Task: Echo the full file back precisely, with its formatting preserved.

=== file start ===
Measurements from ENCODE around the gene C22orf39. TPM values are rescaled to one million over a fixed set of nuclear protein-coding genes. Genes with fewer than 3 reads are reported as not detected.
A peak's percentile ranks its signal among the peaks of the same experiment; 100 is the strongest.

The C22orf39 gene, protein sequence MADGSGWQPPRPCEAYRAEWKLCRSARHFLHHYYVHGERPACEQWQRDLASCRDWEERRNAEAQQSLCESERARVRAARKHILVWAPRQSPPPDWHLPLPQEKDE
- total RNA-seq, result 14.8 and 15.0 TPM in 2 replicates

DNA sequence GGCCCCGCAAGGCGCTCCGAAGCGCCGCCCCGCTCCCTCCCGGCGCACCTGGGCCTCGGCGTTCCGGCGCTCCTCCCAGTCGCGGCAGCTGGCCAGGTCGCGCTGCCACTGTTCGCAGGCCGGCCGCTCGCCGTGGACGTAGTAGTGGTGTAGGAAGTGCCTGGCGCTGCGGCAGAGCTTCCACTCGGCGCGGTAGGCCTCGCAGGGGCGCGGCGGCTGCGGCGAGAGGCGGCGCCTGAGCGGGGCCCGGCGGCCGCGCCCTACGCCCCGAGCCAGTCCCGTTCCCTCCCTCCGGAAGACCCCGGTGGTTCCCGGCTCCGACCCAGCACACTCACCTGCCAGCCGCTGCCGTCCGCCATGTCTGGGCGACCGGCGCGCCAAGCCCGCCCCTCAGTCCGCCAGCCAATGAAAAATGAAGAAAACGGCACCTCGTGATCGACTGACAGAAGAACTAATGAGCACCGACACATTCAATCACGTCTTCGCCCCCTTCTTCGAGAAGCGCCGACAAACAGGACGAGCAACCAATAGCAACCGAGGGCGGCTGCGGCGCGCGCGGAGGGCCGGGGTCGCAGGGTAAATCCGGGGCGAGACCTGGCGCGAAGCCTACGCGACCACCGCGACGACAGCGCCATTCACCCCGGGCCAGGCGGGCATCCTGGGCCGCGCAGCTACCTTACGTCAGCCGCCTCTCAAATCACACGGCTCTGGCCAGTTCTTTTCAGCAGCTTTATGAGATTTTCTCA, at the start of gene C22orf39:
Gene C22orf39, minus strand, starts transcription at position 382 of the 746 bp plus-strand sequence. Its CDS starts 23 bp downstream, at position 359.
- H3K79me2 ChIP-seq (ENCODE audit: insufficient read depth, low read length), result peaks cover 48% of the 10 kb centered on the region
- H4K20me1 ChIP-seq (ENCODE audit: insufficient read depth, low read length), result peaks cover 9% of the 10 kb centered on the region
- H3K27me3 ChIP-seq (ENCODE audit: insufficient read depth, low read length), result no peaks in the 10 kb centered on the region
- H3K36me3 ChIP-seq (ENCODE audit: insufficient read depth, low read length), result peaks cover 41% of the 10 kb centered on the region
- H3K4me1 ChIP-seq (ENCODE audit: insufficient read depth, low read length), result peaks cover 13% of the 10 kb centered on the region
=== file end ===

Measurements from ENCODE around the gene C22orf39. TPM values are rescaled to one million over a fixed set of nuclear protein-coding genes. Genes with fewer than 3 reads are reported as not detected.
A peak's percentile ranks its signal among the peaks of the same experiment; 100 is the strongest.

The C22orf39 gene, protein sequence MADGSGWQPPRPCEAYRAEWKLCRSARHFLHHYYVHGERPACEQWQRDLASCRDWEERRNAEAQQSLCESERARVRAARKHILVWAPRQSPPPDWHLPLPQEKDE
- total RNA-seq, result 14.8 and 15.0 TPM in 2 replicates

DNA sequence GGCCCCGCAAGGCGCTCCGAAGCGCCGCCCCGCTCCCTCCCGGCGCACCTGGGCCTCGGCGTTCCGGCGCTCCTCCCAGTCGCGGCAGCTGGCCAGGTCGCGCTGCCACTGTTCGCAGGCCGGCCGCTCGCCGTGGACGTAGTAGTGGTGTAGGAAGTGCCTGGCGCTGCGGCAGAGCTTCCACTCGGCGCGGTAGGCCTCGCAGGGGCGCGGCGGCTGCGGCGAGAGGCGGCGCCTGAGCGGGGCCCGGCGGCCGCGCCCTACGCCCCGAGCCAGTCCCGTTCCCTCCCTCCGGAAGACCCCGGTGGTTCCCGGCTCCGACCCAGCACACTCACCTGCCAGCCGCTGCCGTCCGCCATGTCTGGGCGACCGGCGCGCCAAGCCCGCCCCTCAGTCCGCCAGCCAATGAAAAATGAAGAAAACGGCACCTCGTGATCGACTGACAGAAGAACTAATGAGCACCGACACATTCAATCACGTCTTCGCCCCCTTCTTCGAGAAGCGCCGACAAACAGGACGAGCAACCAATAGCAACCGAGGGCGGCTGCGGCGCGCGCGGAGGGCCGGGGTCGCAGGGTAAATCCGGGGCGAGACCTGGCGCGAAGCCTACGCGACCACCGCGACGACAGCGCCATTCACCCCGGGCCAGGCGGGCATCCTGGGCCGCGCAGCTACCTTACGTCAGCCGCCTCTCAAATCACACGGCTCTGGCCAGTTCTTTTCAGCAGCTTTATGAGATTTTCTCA, at the start of gene C22orf39:
Gene C22orf39, minus strand, starts transcription at position 382 of the 746 bp plus-strand sequence. Its CDS starts 23 bp downstream, at position 359.
- H3K79me2 ChIP-seq (ENCODE audit: insufficient read depth, low read length), result peaks cover 48% of the 10 kb centered on the region
- H4K20me1 ChIP-seq (ENCODE audit: insufficient read depth, low read length), result peaks cover 9% of the 10 kb centered on the region
- H3K27me3 ChIP-seq (ENCODE audit: insufficient read depth, low read length), result no peaks in the 10 kb centered on the region
- H3K36me3 ChIP-seq (ENCODE audit: insufficient read depth, low read length), result peaks cover 41% of the 10 kb centered on the region
- H3K4me1 ChIP-seq (ENCODE audit: insufficient read depth, low read length), result peaks cover 13% of the 10 kb centered on the region